Changing Attitudes: Pervasive Sensing and the Internet of Things
The major automation companies that have field sensor or controller products have been talking about another sea-change that is coming to process automation technology. This is called, variously, ubiquitous data, Big Data, pervasive sensing, lick-'n-stick-sensors and the Internet of Things.
One contributor to this Big Data shift is the use of wireless (and considerably less expensive) sensors to pick up and transmit data that was not considered practical or cost-effective to collect in the past. Lots of data. Enough data so that we can use the high-definition mathematical models of process behavior in real time.
But as Emerson's Peter Zornio put it, "We have three issues to handle in order to really have pervasive sensing: First we need to do away with the wiring of the sensor, especially in hazardous areas or where the sensor is hard to get to. With WirelessHART, we've been able to do that. Second, we need to make the sensors themselves less expensive. We are beginning to do that with new types of sensors and housings. The one thing we need is to develop sensors and methods for seeing inside pipelines and vessels without the need to make more holes in them."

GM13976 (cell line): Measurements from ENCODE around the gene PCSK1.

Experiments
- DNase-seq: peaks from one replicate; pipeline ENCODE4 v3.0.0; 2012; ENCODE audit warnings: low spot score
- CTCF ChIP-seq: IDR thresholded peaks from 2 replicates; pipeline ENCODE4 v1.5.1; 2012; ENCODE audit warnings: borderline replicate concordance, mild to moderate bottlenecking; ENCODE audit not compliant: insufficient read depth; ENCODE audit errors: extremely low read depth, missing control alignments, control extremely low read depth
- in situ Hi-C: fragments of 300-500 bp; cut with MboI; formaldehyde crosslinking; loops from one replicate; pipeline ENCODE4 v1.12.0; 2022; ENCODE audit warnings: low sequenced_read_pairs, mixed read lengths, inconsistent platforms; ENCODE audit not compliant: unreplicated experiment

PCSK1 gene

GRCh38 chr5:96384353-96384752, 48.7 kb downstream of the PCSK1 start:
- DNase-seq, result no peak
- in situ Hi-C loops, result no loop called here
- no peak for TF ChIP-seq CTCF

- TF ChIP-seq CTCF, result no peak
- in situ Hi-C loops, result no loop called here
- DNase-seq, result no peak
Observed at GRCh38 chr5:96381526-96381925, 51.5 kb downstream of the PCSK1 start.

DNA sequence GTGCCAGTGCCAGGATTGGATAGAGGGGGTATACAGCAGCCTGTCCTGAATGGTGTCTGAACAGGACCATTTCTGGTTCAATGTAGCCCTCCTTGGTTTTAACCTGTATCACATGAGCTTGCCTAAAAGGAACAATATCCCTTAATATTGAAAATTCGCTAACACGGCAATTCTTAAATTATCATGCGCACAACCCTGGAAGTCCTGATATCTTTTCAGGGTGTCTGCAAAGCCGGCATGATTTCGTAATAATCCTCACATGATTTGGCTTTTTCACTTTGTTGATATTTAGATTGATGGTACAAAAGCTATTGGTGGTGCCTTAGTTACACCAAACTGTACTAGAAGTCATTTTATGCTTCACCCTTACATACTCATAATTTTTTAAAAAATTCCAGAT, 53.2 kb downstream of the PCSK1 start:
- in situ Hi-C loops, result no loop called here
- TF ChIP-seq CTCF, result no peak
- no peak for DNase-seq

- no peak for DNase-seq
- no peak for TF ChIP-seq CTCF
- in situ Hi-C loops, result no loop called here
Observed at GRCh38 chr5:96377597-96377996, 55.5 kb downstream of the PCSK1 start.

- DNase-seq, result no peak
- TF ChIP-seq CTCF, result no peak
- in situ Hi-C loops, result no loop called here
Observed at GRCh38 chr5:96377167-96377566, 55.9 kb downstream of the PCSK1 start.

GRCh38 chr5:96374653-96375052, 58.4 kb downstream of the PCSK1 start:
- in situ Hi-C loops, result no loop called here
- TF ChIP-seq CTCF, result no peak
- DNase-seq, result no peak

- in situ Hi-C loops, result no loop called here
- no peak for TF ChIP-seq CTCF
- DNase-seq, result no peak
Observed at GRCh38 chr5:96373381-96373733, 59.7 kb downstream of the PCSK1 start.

If Zornio is right, we have embarked on a whole new vision of how a plant is controlled and operated. This opens up a new world of applications for sensors and new ways of analyzing the data they present. And Zornio isn't alone.
Industry leaders from Cisco, Invensys, Siemens and Rockwell have talked about this very same vision in their user groups since the summer, and many have talked about it for a long time before that.
"The next few years will be the most exciting time in manufacturing in the past 50," says Invensys Vice President Peter Martin. "We are finally going to come into our own as automation professionals. We will be operating process plants with business values in real time." And we will have all the data we need to do it, too.